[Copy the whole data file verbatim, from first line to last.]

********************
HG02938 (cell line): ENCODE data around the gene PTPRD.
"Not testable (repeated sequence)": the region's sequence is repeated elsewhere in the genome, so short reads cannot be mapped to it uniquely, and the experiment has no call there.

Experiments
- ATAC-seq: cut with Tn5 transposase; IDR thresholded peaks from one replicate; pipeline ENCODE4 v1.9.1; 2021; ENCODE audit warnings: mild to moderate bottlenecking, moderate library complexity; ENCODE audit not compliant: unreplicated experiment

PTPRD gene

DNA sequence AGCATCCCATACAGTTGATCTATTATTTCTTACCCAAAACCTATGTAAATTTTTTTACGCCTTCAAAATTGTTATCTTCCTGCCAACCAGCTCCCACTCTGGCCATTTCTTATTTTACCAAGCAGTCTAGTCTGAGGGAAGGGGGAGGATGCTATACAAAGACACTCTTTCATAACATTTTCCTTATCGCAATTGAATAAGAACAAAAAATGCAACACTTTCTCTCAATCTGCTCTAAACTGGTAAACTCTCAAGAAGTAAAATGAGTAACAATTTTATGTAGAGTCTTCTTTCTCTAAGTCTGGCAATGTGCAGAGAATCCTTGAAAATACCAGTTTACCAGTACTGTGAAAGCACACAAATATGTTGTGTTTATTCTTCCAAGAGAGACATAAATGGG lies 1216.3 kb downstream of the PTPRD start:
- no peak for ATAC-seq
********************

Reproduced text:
HG02938 (cell line): ENCODE data around the gene PTPRD.
"Not testable (repeated sequence)": the region's sequence is repeated elsewhere in the genome, so short reads cannot be mapped to it uniquely, and the experiment has no call there.

Experiments
- ATAC-seq: cut with Tn5 transposase; IDR thresholded peaks from one replicate; pipeline ENCODE4 v1.9.1; 2021; ENCODE audit warnings: mild to moderate bottlenecking, moderate library complexity; ENCODE audit not compliant: unreplicated experiment

PTPRD gene

DNA sequence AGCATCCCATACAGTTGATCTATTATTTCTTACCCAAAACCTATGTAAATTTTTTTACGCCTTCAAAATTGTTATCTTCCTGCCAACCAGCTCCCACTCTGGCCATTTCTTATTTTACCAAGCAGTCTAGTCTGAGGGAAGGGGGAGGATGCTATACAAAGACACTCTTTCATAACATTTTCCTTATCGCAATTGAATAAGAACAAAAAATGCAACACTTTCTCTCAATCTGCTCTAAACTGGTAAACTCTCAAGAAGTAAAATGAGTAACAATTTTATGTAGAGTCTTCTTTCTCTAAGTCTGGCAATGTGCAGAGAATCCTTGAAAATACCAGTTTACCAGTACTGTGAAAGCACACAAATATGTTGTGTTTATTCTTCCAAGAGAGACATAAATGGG lies 1216.3 kb downstream of the PTPRD start:
- no peak for ATAC-seq